Safe System of Work and Safe Working Practices

An employer must organise a safe system of work for his employees and must ensure as far as possible that the system is adhered to. Clerk and Lindsell on Torts 21st Edition explained that a safe system of work involves:

“the organisation of the work; the procedure to be followed in carrying it out, the sequence of the work; the taking of safety precautions; the stage at which they are to be taken; the number of workers to be employed; the parts to be taken by them; and the provision of any necessary supervision.”

Where an employer hires an employee who is young and/or inexperienced, there will also be a breach of the duty to provide a safe system of work if insufficient training and instructions are given for the particular job. In the Barbadian case of Hurdle v Allied Metals Ltd (1974) 9 Barb LR 1, a 16-year-old Claimant was employed as a machine operator. Without any prior training or instruction, she was put in charge of a power press set up to stamp out heart shapes for lockets. Whilst the Claimant was operating the press, her hand became trapped in the machine and she was seriously injured. Douglas CJ, in the Barbados Court of Appeal, held the Defendant Employer to be in breach of their duty of care, as no adequate instructions and/or training had been given to the Claimant, having regard to her age and inexperience and the potential risk and danger involved.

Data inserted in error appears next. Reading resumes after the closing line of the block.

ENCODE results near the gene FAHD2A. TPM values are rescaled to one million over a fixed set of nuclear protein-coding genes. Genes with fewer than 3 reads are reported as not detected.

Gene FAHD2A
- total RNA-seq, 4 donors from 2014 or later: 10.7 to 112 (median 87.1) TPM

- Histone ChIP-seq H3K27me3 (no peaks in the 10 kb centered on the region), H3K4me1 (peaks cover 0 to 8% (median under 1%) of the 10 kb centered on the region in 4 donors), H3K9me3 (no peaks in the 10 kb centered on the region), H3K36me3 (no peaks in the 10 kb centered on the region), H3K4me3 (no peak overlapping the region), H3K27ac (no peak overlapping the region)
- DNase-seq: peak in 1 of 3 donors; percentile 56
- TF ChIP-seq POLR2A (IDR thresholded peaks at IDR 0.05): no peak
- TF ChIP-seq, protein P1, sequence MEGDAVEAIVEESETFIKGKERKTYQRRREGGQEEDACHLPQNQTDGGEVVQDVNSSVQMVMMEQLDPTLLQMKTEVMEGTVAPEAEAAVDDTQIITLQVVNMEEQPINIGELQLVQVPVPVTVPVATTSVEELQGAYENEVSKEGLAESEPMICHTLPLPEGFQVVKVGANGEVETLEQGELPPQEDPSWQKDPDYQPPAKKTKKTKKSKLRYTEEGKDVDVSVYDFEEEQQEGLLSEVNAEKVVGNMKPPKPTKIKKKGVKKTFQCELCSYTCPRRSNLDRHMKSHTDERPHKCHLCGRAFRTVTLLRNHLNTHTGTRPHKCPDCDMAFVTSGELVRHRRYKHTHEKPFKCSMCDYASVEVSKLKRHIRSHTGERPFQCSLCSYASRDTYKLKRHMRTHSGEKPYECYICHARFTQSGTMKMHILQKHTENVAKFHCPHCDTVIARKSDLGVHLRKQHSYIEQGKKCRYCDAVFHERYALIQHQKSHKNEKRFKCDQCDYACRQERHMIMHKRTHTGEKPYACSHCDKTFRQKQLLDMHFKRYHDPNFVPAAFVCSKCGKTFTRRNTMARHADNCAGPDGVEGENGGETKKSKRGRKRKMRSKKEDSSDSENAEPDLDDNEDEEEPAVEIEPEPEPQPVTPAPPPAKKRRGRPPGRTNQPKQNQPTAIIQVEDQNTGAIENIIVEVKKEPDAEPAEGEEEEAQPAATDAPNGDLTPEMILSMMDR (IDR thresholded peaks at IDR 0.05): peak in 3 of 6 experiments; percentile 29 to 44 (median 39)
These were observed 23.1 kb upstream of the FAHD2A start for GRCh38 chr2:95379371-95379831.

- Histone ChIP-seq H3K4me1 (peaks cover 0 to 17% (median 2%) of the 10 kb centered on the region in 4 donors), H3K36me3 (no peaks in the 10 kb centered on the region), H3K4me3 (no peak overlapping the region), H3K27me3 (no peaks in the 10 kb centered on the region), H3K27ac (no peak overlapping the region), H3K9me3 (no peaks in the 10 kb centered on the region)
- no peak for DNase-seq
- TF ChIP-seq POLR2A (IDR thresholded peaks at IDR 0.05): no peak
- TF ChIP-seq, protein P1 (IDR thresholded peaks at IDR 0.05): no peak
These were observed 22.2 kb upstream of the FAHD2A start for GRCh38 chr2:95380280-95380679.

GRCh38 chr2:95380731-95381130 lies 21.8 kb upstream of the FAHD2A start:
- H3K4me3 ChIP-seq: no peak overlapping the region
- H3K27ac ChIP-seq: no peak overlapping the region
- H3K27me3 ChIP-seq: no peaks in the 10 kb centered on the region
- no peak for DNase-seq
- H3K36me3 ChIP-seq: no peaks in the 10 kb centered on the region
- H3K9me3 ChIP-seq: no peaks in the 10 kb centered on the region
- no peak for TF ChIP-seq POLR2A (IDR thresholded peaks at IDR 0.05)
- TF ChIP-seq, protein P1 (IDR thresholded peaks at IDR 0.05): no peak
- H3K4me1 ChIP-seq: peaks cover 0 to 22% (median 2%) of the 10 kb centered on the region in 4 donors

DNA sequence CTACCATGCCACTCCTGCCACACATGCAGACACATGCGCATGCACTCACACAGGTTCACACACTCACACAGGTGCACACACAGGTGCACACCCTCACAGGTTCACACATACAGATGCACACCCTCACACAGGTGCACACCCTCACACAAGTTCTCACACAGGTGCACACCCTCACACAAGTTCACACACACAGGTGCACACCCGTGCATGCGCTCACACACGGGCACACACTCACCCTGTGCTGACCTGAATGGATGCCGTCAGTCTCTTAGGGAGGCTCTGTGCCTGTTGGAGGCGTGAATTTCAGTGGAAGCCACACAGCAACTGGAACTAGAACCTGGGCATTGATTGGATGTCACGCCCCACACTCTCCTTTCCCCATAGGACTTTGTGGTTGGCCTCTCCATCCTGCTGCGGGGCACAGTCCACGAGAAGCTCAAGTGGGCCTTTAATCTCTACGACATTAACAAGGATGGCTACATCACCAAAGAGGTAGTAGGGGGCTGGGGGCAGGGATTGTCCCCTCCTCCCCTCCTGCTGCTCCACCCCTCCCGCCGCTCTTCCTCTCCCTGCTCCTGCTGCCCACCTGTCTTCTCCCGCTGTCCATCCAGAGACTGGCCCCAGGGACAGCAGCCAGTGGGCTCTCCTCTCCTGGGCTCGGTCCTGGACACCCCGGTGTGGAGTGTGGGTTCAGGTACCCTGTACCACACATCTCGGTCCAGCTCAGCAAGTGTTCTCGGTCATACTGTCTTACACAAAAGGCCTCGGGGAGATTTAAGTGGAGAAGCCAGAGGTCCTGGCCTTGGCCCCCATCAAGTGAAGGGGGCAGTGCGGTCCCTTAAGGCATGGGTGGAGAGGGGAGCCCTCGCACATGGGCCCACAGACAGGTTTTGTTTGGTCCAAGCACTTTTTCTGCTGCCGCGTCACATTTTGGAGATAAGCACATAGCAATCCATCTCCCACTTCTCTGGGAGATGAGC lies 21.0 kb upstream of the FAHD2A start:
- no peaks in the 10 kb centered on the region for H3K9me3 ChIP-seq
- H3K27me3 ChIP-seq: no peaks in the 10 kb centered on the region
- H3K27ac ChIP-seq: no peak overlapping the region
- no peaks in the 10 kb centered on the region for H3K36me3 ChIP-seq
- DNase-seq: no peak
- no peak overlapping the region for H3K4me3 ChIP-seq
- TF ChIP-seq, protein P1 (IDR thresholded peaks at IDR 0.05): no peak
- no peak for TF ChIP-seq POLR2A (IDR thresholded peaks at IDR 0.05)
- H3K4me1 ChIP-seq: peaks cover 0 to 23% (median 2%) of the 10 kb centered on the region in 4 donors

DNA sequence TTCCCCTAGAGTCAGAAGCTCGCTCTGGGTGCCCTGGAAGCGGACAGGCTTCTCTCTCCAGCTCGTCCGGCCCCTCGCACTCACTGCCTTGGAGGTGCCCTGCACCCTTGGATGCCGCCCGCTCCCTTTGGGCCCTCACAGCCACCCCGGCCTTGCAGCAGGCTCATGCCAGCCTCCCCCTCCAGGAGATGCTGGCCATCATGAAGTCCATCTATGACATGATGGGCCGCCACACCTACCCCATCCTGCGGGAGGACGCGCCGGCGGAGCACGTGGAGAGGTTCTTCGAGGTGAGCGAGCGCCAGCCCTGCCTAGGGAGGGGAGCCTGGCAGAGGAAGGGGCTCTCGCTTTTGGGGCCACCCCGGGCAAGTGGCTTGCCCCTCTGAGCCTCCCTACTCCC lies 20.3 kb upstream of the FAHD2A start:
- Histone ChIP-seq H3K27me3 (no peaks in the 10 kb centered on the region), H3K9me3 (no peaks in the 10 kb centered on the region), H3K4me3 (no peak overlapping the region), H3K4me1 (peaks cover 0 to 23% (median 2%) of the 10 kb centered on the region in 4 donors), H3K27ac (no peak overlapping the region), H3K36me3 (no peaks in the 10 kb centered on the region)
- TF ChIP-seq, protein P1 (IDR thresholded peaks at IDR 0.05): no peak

Safe premises and a Safe place of work

An employer has a duty to take care to ensure that the premises where his employees are required to work are reasonably safe.

Under the OSH Act, the term “premises” includes any place, and, in particular;

                        “(a) any vehicle, vessel, aircraft or hovercraft;

(b) any subterranean installation or installation on land, including the foreshore and other land intermittently covered by water;

(c) any offshore installation and any other installation, whether floating or resting on the seabed or the subsoil thereof or resting on other land covered with water or the subsoil thereof; and

(d) any tent or movable structure;”